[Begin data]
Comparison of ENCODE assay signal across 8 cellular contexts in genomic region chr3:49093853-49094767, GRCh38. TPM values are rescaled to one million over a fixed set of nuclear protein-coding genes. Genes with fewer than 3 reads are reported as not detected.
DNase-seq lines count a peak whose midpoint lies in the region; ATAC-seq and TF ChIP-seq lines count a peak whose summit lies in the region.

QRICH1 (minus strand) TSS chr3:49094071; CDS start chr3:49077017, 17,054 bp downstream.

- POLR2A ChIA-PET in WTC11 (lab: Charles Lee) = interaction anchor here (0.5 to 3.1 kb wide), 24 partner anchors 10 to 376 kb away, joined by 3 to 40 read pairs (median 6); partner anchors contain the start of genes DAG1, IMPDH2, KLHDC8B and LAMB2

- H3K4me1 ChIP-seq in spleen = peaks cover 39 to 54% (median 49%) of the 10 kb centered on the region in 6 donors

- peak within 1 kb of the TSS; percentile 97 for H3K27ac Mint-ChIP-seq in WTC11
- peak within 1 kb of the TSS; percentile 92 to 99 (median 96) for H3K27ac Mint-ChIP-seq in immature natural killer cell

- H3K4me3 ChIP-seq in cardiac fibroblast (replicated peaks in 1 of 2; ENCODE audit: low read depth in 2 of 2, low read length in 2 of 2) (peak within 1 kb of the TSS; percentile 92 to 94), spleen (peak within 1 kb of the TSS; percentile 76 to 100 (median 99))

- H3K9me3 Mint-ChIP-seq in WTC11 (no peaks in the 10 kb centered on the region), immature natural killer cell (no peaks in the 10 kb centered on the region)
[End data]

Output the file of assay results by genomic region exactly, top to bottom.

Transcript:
Comparison of ENCODE assay signal across 8 cellular contexts in genomic region chr3:49093853-49094767, GRCh38. TPM values are rescaled to one million over a fixed set of nuclear protein-coding genes. Genes with fewer than 3 reads are reported as not detected.
DNase-seq lines count a peak whose midpoint lies in the region; ATAC-seq and TF ChIP-seq lines count a peak whose summit lies in the region.

QRICH1 (minus strand) TSS chr3:49094071; CDS start chr3:49077017, 17,054 bp downstream.

- POLR2A ChIA-PET in WTC11 (lab: Charles Lee) = interaction anchor here (0.5 to 3.1 kb wide), 24 partner anchors 10 to 376 kb away, joined by 3 to 40 read pairs (median 6); partner anchors contain the start of genes DAG1, IMPDH2, KLHDC8B and LAMB2

- H3K4me1 ChIP-seq in spleen = peaks cover 39 to 54% (median 49%) of the 10 kb centered on the region in 6 donors

- peak within 1 kb of the TSS; percentile 97 for H3K27ac Mint-ChIP-seq in WTC11
- peak within 1 kb of the TSS; percentile 92 to 99 (median 96) for H3K27ac Mint-ChIP-seq in immature natural killer cell

- H3K4me3 ChIP-seq in cardiac fibroblast (replicated peaks in 1 of 2; ENCODE audit: low read depth in 2 of 2, low read length in 2 of 2) (peak within 1 kb of the TSS; percentile 92 to 94), spleen (peak within 1 kb of the TSS; percentile 76 to 100 (median 99))

- H3K9me3 Mint-ChIP-seq in WTC11 (no peaks in the 10 kb centered on the region), immature natural killer cell (no peaks in the 10 kb centered on the region)